This is one of the reasons all the top players fiercely guard their opening innovations until the perfect moment. It’s about the advantage of familiarity.

The more relevant information we have in our Mentalpedia, the less our working memory has to do.

We build familiarity through repetition and attention.

If we see something enough times, it will eventually become a Mentalpedia page.

Pure repetition can get us there, but it takes a loooong time. To speed that up, we need to add some deep focused attention.

The more attention we give our learning, the more we tell our brain this information is important. And our brains are great at responding to important things.

I won’t go too much into it here, but here’s my dedicated article on focus and learning for those who want to go down the focus rabbit hole.

So what can we do to cultivate familiarity as Chess players?

To make the most of this fantastic feature of our brain, here are some things you can try:

1. Regularly review the most important 20% of tactical and checkmate patterns.

Most puzzle systems give us a random assortment of puzzles with all sorts of tactical ideas in them. This isn’t particularly effective.

Instead, we should engage regularly with the most common, important, and impactful patterns. Burn these into our mind, create familiarity. That way we’re far less likely to miss them when they show up in games.

2. Pick openings and stick to them.

The Chess world can be pretty obsessed with openings. Many players seem to be constantly switching, looking for the “perfect” opening.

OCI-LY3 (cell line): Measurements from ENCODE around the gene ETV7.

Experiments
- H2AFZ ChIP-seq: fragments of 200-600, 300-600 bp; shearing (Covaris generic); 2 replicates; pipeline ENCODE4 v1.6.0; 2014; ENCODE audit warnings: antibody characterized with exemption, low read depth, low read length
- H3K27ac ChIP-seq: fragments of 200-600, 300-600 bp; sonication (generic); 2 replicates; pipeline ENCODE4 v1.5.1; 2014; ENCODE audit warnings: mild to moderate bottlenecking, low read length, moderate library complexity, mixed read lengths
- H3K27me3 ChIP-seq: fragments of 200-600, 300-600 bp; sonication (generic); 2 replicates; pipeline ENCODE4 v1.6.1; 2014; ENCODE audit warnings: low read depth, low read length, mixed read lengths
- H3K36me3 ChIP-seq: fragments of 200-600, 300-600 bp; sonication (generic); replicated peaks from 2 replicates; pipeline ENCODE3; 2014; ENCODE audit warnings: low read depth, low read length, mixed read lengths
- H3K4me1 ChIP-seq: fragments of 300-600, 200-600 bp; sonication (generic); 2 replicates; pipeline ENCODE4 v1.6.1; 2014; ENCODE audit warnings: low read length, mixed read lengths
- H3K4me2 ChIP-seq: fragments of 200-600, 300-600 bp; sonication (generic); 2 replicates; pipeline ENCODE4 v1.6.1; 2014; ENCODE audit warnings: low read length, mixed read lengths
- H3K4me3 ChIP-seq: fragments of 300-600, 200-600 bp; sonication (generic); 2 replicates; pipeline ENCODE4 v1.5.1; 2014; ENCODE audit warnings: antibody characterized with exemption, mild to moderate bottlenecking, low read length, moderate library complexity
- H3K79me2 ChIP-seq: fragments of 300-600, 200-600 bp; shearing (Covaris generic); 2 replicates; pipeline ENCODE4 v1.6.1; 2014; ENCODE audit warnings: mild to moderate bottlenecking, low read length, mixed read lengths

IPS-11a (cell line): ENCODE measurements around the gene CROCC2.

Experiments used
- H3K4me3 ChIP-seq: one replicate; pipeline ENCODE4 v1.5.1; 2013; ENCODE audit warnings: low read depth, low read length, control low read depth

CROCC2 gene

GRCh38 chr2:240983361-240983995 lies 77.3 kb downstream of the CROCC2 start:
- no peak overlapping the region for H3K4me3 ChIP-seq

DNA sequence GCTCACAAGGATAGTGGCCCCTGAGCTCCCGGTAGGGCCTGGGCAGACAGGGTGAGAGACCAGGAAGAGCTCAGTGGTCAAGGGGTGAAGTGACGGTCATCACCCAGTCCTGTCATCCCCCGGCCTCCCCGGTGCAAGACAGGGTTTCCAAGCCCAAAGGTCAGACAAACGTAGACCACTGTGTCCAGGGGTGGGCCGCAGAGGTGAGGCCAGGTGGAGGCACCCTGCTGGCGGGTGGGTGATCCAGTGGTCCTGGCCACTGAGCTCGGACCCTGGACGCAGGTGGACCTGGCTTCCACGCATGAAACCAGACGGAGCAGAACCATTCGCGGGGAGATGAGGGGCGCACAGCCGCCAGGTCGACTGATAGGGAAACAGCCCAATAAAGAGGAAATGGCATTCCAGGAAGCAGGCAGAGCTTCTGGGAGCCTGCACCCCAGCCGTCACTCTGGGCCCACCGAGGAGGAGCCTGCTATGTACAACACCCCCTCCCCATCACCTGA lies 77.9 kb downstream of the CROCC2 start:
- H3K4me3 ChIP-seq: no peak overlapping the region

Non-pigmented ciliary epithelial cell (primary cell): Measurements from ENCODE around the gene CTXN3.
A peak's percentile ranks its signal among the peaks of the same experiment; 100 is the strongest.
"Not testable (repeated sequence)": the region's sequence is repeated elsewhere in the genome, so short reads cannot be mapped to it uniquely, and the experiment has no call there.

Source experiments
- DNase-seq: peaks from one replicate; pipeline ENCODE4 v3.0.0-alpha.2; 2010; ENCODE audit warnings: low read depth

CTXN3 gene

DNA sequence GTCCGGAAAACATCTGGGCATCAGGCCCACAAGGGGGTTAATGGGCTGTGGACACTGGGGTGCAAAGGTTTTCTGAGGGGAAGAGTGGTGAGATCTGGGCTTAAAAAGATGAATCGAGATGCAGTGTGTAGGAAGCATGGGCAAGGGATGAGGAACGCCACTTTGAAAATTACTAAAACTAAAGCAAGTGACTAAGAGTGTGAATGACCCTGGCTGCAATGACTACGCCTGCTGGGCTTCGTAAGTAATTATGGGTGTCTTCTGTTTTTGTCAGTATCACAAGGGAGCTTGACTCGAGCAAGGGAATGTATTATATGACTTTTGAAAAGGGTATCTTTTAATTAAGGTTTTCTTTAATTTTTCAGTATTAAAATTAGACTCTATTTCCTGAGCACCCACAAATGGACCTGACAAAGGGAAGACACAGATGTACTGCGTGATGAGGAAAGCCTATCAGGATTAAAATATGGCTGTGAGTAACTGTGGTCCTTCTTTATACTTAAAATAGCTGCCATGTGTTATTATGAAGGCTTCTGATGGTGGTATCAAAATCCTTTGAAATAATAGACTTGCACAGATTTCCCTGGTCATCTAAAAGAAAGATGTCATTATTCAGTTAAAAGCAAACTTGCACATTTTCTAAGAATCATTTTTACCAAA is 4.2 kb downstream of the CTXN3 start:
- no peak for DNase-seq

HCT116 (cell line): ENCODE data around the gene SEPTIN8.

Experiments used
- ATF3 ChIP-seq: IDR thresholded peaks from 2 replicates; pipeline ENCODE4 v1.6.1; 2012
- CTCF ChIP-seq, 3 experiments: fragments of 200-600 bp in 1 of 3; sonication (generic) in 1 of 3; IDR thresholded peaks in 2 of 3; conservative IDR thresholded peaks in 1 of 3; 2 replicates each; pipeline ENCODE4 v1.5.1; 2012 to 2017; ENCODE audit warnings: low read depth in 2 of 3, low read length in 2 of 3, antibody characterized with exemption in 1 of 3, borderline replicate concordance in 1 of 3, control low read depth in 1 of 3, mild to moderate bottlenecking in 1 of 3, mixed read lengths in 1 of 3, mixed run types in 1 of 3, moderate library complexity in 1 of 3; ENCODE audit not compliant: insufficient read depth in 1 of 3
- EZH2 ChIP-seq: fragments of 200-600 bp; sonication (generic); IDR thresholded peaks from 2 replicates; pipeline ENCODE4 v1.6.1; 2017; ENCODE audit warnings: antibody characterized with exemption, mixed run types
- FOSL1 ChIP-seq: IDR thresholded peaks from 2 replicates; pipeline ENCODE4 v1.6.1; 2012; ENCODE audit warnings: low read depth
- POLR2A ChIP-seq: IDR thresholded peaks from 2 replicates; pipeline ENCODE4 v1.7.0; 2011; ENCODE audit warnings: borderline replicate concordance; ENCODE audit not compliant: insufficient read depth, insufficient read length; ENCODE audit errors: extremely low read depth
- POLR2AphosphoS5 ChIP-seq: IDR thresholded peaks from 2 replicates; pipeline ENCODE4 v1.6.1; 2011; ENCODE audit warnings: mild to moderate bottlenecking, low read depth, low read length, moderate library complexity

But there’s a problem with that: They leave their familiarity behind. Every time they do it, they’re starting from a blank Mentalpedia page again.

Pick your repertoire and stick with it unless you have a really good reason to change.

3. Review theory and model games blindfolded.

Like in the quote at the beginning of this email, we need to give our lazy brains the tough job. Blindfold training is that tough job.

To keep up with the demands of blindfold training, our Mentalpedia pages fill up fast. Much faster than if we’re reviewing the same information with our eyes. The difficulty forces our lazy brains to build efficient systems to succeed, and that’s where the benefits occur.

The best way to test this claim is to try it for yourself. If there’s an opening line or game you’ve been struggling to remember, do the following:

  1. Record yourself reading the moves from the variation or game into a microphone. The voice recorder app on your phone will do the job.Leave a few seconds of silence between each move, and make sure to include extra information like move numbers and checks etc.
  2. Listen back to it slowly, playing it out on your mental board. Work to understand clearly in your mind what each move does and how it affects the position.Notice the threats, strengths, and weaknesses in the position as the game/line goes on. You don’t need to see a picture in your mind if it’s not natural for you to do so.
  3. Pause and repeat as often as you need to. Come back to it regularly.

It’s tiring and challenging, but after you’ve done this a few times I bet you’ll remember and understand the line or game like you never have before.

Reply and let me know how you go with that exercise. I read every email.

Wherever you can, build familiarity.

Free up your working memory for more impactful things.

I’ll see you next time for Part Four, where we dive into the role of working memory slots in our decision making.

About the author

Aiden Rayner writes about how to make the adult brain better at Chess. Using science-backed insights, he works to change the narratives around adult improvement, and help adults discover the power of their Chess brains.